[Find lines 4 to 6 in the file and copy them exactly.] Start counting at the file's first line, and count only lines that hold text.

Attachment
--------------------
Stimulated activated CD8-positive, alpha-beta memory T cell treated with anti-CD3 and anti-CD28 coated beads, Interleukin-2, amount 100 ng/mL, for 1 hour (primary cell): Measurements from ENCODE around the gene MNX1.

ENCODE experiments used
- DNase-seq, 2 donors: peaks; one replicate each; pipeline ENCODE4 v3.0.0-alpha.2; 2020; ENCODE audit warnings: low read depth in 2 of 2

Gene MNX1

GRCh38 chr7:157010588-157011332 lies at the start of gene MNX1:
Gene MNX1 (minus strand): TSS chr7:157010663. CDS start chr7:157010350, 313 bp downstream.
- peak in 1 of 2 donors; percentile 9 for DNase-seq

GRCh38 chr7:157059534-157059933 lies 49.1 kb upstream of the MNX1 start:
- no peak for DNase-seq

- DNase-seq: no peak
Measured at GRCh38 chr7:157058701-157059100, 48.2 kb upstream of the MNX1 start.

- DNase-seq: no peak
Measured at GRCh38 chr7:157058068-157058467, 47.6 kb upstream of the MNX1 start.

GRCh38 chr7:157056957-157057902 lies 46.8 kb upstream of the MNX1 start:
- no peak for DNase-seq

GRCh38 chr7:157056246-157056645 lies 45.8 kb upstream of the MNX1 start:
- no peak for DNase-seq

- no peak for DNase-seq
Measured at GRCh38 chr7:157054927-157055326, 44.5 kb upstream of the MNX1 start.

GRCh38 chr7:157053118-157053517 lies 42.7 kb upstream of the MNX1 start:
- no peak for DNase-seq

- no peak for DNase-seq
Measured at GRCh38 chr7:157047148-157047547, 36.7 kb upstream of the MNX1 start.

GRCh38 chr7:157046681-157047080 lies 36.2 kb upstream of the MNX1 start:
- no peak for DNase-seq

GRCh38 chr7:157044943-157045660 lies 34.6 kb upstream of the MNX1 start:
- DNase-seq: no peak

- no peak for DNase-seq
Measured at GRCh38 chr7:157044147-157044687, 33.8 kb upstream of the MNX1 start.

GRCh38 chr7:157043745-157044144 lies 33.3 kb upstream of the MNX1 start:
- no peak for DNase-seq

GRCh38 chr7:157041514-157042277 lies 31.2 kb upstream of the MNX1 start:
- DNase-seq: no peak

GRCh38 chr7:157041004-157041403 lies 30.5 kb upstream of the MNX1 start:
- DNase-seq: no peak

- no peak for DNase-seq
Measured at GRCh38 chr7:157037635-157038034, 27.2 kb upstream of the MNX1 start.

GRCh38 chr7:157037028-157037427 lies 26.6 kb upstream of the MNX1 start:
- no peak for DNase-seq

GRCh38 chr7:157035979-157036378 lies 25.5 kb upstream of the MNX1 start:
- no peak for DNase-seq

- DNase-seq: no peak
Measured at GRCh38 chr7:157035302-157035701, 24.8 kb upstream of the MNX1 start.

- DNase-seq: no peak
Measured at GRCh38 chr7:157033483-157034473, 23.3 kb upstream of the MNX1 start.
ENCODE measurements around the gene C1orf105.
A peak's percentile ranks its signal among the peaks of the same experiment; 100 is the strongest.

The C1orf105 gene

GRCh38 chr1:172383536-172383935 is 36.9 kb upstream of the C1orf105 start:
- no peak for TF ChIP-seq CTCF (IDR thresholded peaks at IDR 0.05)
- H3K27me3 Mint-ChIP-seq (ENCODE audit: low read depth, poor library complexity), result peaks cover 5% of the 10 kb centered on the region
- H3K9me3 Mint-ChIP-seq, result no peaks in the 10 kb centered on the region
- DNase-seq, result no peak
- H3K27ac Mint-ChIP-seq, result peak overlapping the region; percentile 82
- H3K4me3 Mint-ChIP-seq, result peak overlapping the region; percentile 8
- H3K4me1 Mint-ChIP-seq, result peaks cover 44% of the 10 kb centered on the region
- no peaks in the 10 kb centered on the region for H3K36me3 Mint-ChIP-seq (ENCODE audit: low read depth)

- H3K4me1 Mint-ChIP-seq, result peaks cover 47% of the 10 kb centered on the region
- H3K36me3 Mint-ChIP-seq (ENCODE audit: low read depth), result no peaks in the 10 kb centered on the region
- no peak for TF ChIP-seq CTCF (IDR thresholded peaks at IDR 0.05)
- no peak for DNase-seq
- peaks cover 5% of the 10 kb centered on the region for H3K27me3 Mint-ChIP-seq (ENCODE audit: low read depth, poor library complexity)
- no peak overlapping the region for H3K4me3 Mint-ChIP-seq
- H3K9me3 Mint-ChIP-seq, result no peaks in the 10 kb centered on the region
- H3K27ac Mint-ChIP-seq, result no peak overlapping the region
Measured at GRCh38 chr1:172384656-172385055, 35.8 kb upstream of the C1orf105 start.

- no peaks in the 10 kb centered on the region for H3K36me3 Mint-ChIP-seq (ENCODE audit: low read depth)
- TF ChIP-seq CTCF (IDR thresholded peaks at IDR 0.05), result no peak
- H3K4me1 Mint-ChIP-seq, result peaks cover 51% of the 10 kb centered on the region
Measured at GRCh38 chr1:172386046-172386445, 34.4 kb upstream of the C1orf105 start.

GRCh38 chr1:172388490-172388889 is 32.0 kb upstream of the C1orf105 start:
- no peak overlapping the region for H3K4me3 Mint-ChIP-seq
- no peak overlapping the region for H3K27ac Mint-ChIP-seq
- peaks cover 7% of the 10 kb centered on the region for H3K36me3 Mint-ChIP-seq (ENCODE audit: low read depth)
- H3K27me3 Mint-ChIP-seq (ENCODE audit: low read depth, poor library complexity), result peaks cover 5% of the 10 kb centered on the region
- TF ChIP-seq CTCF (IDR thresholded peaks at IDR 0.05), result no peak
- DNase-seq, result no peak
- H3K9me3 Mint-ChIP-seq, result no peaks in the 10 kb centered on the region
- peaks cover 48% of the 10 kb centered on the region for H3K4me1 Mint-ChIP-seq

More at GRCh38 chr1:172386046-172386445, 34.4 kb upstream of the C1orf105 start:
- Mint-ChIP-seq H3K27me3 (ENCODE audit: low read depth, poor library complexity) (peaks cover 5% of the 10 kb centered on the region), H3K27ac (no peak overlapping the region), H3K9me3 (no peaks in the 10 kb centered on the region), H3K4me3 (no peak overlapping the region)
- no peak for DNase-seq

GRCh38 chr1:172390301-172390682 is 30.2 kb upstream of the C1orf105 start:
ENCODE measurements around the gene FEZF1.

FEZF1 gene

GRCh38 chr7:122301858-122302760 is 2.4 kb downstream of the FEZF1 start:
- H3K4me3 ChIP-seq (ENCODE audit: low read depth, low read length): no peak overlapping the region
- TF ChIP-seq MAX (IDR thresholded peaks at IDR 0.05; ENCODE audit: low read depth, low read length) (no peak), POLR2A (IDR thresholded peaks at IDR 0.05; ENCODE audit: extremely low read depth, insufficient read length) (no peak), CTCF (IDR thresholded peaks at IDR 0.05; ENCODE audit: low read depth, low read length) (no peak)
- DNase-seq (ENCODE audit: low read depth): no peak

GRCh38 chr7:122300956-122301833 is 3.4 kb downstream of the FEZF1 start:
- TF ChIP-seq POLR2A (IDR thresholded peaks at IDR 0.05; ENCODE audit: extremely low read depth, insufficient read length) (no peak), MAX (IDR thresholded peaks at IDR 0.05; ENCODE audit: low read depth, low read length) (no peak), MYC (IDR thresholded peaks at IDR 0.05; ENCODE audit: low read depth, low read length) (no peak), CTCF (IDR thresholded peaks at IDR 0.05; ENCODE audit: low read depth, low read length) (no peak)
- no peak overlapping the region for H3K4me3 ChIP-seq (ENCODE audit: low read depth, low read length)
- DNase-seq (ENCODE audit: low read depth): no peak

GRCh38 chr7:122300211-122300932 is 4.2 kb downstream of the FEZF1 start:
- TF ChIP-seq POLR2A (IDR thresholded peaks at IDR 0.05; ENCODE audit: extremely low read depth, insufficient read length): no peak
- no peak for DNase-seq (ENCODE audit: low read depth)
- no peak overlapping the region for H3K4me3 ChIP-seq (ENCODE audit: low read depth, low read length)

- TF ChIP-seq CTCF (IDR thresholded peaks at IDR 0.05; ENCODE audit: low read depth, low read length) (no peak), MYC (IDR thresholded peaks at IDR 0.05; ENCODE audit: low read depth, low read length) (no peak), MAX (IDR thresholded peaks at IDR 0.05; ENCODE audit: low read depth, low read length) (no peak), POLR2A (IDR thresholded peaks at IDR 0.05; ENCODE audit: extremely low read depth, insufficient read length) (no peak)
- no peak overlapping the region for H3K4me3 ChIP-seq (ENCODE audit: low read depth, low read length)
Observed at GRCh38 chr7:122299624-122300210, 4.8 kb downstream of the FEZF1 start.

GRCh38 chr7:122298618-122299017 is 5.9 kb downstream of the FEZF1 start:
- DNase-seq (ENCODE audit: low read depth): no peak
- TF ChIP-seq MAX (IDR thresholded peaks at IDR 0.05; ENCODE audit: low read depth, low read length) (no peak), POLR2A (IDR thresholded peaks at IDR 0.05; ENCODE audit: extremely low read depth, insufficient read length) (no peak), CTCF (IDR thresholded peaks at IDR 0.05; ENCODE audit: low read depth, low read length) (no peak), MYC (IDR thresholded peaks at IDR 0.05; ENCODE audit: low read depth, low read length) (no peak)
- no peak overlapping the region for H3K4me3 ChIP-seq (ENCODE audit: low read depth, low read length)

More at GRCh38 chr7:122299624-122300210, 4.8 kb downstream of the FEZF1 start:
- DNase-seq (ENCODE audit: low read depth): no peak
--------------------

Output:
Gene MNX1

GRCh38 chr7:157010588-157011332 lies at the start of gene MNX1:
Gene MNX1 (minus strand): TSS chr7:157010663. CDS start chr7:157010350, 313 bp downstream.